Asset quality and earnings are expected to take a significant hit from the effects of the Covid-19 outbreak, but banks’ robust capital and liquidity positions heading into the crisis should enable them to weather the shock, the European Banking Authority (EBA) says.
In a new report outlining its initial assessment of the impact of the pandemic on the European banking sector, the EBA said that banks entered this latest crisis in a much better position than they did the global financial crisis.
Banks’ common equity tier 1 capital ratios were almost 15% by the end of 2019, up from 9% in 2009, including an average buffer of about 3% of risk weighted assets (RWAs), the EBA said.
Banks’ liquidity coverage ratios were significantly above their regulatory minimums too, the EBA found.
Regulators’ efforts to mitigate the effects of the Covid-19 crisis have freed up capital to absorb the economic shock, the EBA said.
Nonetheless, the EBA said that the crisis “is expected to affect asset quality and, thus, profitability of banks.”
In particular, banks are likely to face higher troubled loan volumes and rising risk-weighted assets.
“Higher volatility on financial markets is also a concern and could further increase RWAs,” the EBA said.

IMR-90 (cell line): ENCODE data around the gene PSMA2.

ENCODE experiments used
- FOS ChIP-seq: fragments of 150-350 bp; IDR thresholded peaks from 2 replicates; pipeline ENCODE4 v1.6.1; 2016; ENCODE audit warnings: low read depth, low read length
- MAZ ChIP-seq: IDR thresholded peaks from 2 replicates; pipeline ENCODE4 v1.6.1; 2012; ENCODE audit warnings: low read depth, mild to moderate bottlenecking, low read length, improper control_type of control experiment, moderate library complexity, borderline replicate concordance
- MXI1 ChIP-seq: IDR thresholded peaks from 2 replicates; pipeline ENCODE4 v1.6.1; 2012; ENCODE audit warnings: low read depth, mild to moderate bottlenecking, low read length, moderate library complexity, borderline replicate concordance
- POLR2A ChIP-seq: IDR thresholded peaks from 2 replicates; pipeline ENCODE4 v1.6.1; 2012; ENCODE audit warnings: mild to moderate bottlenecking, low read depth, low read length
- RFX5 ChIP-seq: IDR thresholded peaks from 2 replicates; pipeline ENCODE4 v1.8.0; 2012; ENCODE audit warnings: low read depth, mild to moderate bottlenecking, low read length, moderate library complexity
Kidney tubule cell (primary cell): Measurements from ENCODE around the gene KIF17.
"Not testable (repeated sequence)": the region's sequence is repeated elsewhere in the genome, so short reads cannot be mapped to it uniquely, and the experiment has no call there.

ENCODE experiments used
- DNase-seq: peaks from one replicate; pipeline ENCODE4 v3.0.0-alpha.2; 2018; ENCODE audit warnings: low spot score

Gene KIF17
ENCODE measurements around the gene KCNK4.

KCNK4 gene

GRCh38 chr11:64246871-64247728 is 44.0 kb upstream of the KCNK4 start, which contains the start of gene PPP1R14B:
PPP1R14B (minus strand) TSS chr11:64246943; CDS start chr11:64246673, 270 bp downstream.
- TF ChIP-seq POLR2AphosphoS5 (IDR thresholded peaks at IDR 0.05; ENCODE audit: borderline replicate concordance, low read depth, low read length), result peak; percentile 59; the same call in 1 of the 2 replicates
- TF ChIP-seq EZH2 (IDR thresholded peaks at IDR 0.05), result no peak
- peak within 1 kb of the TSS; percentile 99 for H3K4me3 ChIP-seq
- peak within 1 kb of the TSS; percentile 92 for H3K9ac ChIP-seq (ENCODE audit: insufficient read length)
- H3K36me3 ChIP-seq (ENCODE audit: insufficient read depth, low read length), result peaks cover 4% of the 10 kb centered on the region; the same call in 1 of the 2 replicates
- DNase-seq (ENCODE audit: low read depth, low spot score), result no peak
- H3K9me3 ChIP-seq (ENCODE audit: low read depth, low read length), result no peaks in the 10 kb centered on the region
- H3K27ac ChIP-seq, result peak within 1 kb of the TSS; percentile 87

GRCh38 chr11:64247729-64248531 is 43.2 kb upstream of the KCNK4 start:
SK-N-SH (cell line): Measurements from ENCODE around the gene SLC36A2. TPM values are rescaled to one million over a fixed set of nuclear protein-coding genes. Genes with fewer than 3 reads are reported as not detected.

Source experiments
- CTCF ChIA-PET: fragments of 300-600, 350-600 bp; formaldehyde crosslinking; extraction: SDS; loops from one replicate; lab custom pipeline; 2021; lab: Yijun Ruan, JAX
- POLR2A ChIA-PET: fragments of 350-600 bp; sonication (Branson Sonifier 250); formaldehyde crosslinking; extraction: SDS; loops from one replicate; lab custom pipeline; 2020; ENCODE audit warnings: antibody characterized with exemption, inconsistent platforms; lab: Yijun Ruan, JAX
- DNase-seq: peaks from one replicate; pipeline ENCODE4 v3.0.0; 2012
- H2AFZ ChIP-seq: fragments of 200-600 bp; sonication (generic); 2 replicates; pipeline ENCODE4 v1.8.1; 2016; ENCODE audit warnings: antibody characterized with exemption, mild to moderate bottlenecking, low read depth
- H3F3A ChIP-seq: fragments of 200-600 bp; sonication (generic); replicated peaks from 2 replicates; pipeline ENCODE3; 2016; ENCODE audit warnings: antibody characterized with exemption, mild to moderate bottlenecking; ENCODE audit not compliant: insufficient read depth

However, the robust capital buffers that banks had built up should allow them to withstand the potential rise in credit risk losses.
The EBA reported that its analysis suggests that, on average, the banking sector should have enough capital to cover potential loan losses “under the most severe credit risk shock” while maintaining a buffer above their minimum capital requirements.
“The extent to which banks will be affected by the crisis is expected to differ widely, depending on how the crisis evolves, the starting capital level of each bank and the magnitude of their exposures to the most affected sectors,” the EBA said.
Additionally, pre-existing weaknesses, such as low net interest margins, “might be exacerbated by the low interest rate environment, which will now persist for even longer,” it said.
As a result, the pressure to consolidate could ramp up too, the EBA said.